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The Finest Rooms in America Hardcover – November 9, 2010
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—The Wall Street Journal
Thomas Jayne, the New York decorator, has always brought both a scholarly
knowledge of design history and a quirky sense of the modern to his work, creating rooms that bridge the old and the new. And even though there is none of Jayne’s
own work in his new book, The Finest Rooms in America (The Monacelli Press),
his sensibility is evident in his choice of what the book’s subtitle calls “fifty influential interiors from the 18th century to the present.”
“..from Thomas Jefferson’s tearoom to Albert Hadley’s sitting room, 50 of
America’s most inspiring spaces.”
“A fascinating tour of the country’s most influential extant spaces, by
an always engaging, sharp-eyed guide.”
“Titling a book The Finest Rooms in America is an ambitious proclamation, but Thomas Jayne delivers a thorough and satisfying portrait of some of the most striking American interiors in this new book.”
“Two hundred years of fine American interior design are
packed into this elegant new book.”
—Art of the Times (Florida)
About the Author
Top Customer Reviews
The reader will become involved with this book firstly curious to see which rooms are chosen then wondering how and why they were chosen and ultimately understanding what makes a room fine, wonderful, etc. Do we agree with the author or disagree with his choices? 50 is just a number. The real take away will be your own enriched ideas for quality, proportions, style, design, livability. The book is the author's invitation to go on this intellectual journey. His creative process is contagious. Of course, it can be easier to look back historically and all agree on what has staying power and remains pleasing to most but, challenging to assign that same title to rooms made in our lifetime. The 50 rooms reveal the author's bold goal realized and invite us to ponder number 51, 52, etc, as well as our own rooms. "The Finest..." provides beautiful food for thought.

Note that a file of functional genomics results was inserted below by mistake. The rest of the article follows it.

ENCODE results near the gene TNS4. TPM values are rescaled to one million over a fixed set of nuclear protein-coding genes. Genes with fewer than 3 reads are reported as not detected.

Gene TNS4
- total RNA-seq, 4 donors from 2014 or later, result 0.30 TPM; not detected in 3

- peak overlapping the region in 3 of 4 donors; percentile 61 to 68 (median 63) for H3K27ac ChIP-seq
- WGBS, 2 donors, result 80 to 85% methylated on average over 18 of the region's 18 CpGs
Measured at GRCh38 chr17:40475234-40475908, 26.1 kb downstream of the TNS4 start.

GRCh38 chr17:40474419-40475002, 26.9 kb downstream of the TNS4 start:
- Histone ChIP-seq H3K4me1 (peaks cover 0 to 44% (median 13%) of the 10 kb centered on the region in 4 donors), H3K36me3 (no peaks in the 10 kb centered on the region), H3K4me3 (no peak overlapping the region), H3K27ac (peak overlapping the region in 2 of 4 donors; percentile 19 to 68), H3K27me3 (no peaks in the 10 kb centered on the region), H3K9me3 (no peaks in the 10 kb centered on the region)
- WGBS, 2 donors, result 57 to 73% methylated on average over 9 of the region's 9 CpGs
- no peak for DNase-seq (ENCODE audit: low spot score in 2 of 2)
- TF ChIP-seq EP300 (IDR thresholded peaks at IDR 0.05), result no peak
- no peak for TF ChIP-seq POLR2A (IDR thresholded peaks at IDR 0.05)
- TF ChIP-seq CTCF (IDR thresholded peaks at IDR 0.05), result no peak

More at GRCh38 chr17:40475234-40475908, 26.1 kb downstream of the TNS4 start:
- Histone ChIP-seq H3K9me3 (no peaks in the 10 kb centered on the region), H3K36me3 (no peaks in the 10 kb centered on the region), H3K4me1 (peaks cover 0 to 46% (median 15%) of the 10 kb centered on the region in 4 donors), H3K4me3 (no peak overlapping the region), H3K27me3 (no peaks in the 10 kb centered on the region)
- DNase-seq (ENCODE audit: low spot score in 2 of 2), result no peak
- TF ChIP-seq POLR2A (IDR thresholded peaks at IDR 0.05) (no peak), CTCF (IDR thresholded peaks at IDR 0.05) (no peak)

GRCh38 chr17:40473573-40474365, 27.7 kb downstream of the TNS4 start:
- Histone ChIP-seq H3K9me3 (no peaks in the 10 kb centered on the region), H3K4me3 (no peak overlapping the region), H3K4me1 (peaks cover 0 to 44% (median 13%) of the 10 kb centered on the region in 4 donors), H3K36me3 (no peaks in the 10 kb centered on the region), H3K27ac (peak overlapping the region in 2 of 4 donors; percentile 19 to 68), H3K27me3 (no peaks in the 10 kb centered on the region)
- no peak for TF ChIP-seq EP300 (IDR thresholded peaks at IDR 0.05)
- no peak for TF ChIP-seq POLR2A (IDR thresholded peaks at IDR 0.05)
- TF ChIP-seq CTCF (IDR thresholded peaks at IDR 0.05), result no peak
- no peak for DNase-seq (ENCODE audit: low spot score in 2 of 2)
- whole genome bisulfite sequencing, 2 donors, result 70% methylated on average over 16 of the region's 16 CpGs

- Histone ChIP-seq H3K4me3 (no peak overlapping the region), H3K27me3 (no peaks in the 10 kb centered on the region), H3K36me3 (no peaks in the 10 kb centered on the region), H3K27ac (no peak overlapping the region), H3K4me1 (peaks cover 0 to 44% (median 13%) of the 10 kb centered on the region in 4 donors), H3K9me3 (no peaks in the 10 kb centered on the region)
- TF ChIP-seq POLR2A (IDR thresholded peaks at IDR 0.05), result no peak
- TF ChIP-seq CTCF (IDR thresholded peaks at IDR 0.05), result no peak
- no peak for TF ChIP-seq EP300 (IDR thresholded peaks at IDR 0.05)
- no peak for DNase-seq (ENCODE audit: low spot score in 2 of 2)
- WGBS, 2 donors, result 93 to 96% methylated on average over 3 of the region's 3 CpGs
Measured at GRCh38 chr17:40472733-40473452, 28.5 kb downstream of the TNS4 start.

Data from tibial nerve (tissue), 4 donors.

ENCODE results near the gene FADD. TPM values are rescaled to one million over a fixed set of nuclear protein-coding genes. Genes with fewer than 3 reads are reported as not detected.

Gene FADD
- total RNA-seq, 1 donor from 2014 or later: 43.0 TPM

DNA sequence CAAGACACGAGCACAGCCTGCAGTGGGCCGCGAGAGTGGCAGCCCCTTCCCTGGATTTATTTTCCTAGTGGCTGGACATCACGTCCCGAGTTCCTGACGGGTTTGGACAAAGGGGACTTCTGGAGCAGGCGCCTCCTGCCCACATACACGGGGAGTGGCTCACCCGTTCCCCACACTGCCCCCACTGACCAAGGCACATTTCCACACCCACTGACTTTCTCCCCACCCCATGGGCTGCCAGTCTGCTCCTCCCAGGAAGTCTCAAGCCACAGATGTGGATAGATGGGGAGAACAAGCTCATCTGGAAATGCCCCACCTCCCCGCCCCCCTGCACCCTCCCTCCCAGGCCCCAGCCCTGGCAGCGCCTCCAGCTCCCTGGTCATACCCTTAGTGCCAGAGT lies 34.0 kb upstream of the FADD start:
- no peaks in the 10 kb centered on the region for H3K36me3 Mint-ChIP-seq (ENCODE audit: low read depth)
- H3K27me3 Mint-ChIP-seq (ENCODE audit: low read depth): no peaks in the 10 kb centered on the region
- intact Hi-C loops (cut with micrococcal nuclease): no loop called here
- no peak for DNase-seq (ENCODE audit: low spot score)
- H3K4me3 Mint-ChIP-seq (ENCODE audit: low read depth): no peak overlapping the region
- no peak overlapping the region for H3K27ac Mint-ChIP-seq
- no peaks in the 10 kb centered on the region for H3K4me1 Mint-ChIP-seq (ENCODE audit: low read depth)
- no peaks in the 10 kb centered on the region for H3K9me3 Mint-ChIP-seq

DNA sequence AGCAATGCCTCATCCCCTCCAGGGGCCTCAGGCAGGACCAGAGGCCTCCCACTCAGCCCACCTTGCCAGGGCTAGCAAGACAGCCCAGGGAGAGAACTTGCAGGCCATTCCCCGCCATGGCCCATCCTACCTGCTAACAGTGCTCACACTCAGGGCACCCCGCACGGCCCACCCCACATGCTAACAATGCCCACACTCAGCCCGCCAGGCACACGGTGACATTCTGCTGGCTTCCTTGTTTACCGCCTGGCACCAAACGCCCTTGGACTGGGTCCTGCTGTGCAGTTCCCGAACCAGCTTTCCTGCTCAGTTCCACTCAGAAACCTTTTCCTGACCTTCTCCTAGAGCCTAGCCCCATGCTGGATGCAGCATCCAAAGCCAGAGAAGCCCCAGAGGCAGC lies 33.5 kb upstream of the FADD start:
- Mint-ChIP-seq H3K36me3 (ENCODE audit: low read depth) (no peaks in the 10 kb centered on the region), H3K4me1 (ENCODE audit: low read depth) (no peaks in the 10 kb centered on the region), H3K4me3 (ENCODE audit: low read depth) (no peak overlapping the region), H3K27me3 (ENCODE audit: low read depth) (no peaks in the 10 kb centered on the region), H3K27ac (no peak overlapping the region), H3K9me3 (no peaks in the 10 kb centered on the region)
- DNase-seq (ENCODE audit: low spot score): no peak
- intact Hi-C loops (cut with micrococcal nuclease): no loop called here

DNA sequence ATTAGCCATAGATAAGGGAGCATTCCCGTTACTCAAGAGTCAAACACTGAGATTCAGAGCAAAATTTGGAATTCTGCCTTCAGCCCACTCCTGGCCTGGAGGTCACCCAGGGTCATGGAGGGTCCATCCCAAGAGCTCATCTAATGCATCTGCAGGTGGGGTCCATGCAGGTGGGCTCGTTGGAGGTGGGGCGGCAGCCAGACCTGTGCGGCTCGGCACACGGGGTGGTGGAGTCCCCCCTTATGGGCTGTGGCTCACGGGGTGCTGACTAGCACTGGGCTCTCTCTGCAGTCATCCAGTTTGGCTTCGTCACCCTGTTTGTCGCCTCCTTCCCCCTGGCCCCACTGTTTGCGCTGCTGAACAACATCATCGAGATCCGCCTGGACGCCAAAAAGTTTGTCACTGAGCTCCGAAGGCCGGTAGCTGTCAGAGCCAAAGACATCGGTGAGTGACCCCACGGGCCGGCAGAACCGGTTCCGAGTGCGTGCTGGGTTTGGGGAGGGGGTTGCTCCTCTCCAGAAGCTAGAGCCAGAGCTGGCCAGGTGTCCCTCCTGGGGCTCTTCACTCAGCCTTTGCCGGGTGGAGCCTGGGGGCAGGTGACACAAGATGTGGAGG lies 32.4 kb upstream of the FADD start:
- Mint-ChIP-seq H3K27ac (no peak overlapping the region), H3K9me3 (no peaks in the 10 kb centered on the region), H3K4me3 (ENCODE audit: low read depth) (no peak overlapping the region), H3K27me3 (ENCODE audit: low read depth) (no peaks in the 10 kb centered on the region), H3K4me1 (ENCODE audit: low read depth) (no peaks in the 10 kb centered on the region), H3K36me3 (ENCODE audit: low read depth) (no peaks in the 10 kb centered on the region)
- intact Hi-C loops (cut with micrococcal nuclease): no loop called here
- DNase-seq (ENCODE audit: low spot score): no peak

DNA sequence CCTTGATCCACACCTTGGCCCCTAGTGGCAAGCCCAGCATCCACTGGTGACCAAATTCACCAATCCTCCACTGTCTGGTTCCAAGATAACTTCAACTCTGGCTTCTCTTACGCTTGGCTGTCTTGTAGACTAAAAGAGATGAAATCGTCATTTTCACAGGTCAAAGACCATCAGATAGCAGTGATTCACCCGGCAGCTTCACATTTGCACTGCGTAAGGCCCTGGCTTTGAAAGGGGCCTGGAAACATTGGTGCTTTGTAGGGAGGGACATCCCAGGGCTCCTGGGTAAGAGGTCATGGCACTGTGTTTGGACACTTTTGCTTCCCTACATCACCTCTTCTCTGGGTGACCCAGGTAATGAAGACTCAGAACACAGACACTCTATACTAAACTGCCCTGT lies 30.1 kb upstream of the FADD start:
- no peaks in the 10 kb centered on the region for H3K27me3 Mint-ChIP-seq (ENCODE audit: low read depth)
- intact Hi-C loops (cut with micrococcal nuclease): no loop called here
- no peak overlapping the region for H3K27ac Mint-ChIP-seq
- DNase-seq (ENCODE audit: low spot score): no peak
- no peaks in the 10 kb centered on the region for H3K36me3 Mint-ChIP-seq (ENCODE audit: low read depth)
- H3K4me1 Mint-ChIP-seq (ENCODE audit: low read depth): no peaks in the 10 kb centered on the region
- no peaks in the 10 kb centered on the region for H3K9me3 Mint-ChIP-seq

Mindy Papp Durham
Opening with the totally fetching tea room at Monticello, which looks as stylish and inviting today as when Thomas Jefferson sipped tea there, this book helps you realize Jefferson was America's first interior decorator. What great company for designers to keep! Jefferson sets a standard for other decorators to follow. The book walks us through America's decorative history through the next 49 rooms of diverse styles and regions including Mark Twain's library and ends appropriately in Albert Hadley's sitting room. Author Jayne says if one element characterizes American interior decoration, it's comfort. And Hadley, like the other designers in the book, understands comfort. It's fun to just study the rooms, get ideas for your home, and think about which ones you'd most want to move into. I'm still making up my mind.
"Each room absolutely expresses the decade in which it was created," says Jayne. What is interesting, however, is the rooms don't look dated, but have a timeless quality. Most of them could appear in a shelter magazine today. You'll enjoy the sheer versatility and overall attractiveness of these rooms. Accompanying the pictures of the rooms is Jayne's entertaining and educational text. We hope that Jayne succumbs to curating some of the rooms which didn't make it into this first volume for a second volume of America's next most 50 influential rooms. In the meantime, we've got this delicious book to study. It would make a fabulous gift for yourself or anyone who loves interior design.
Pilar Viladas of the New York Times gave a good summary:
Most Recent Customer Reviews
As I saw the cover of this book I thought it must be wonderful hence I'll never buy again a book when I cannot see before inside. Read morePublished on March 11, 2012 by chris
Wonderful book filled with excellent photographs and very good text. The book shows houses of all sorts, each with their own particular aesthetic merits!Published on August 28, 2011 by C. Lyman Mccallum, Jr.
Lavishly illustrated and beautifully written, this is for the home conoisseur who either has the spend to have a home like this, or is looking at top of the range to improve what... Read morePublished on June 5, 2011 by Charlene Smith